... to develop self-discipline:
MORE IDEAS FROM A Guide to Developing the Self-Discipline Habit : zen habits
Develop mindfulness around those urges you have to quit doing something hard and see that you don’t have to follow them.
A good way to do that is to set a time for yourself where you can do nothing but X. For example, for the next 10 minutes, you can do nothing but write your book chapter (or exercise, meditate, etc.).
One of the reasons we don’t have self-discipline is because we run from the hard, uncomfortable things. We would rather do the easy, familiar things, that distract us.
One small task at a time, push yourself into discomfort. See how it feels. See that it’s not the end of the world.
Don't get discouraged when you mess up. Failure means you tried. So it’s a victory from the start.
And it also means you learned something: you now know that what you tried didn’t work. Next time, you can try something a bit different.
One of the most important things you can do to get better at self-discipline is to take small actions.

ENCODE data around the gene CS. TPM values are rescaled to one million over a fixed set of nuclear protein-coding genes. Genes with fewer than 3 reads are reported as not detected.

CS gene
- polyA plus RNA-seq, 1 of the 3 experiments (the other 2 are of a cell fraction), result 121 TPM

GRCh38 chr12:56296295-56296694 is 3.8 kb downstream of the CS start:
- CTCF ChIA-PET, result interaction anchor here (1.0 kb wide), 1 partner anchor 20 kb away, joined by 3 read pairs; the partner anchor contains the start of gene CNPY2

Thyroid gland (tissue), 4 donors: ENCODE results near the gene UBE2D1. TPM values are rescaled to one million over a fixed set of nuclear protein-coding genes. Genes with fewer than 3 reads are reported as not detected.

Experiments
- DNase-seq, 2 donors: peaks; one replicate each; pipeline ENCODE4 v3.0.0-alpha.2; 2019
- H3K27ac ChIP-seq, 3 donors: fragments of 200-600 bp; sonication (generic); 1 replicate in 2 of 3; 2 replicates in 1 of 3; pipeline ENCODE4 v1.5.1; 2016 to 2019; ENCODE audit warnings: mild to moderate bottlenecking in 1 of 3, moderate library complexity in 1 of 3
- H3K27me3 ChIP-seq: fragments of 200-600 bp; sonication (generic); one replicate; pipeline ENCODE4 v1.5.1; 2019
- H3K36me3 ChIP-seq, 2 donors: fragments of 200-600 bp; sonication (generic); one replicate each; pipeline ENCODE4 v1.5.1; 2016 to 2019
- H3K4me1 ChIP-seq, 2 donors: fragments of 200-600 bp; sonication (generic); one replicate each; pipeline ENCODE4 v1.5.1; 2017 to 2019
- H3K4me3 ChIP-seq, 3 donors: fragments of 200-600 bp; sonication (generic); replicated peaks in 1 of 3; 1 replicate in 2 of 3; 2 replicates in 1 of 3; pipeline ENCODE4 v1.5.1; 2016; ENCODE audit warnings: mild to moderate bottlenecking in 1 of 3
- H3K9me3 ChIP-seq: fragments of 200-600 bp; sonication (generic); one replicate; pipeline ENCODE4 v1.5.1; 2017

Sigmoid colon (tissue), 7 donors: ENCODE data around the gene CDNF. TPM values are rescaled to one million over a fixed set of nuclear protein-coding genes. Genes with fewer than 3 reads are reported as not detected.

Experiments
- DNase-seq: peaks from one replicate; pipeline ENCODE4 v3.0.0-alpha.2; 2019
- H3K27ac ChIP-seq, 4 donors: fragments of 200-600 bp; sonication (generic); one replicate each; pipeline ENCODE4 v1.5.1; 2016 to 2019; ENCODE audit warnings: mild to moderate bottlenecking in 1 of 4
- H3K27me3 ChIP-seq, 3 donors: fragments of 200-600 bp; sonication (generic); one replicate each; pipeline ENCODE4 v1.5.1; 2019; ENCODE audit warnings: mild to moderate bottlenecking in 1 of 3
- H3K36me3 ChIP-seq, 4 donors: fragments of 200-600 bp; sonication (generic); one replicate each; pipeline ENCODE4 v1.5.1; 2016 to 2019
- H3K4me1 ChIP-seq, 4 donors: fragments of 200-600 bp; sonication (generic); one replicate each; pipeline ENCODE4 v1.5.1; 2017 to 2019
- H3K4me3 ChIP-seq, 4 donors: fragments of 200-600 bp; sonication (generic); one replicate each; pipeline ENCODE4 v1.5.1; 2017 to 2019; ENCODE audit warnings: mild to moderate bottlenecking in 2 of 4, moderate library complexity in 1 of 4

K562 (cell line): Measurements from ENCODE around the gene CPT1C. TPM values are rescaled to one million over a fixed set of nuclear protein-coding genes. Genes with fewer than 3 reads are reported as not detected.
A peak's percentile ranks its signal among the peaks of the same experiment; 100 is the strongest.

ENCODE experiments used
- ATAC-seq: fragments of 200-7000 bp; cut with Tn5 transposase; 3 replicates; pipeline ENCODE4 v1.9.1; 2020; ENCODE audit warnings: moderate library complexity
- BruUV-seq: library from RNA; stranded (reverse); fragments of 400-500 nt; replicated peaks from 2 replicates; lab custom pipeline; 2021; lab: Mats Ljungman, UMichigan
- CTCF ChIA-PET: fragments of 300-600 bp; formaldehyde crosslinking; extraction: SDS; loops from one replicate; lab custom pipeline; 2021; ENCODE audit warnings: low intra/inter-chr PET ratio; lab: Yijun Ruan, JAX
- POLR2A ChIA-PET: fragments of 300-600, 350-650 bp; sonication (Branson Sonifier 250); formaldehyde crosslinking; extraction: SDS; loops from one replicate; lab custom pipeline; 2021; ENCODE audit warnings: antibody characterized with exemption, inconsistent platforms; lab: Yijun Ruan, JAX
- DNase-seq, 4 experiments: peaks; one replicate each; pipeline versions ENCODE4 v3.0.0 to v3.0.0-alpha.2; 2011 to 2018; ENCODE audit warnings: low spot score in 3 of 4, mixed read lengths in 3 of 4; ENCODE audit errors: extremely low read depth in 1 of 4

It can seem overwhelming to start big, intimidating projects. Instead, start with easy actions, things so small you can’t say no.
Chances are, at some point in your life, you’ve tried to change your behavior through sheer willpower. And chances are, you also failed miserably. Don’t feel bad! This is what happens most of the time.
People with a lot of self-discipline understand that willpower is a last resort.
Willpower should never be a primary strategy for accomplishing difficult things.
Better to avoid temptations in the first place than trying to resist them.
How would I achieve my goals if I had zero willpower?
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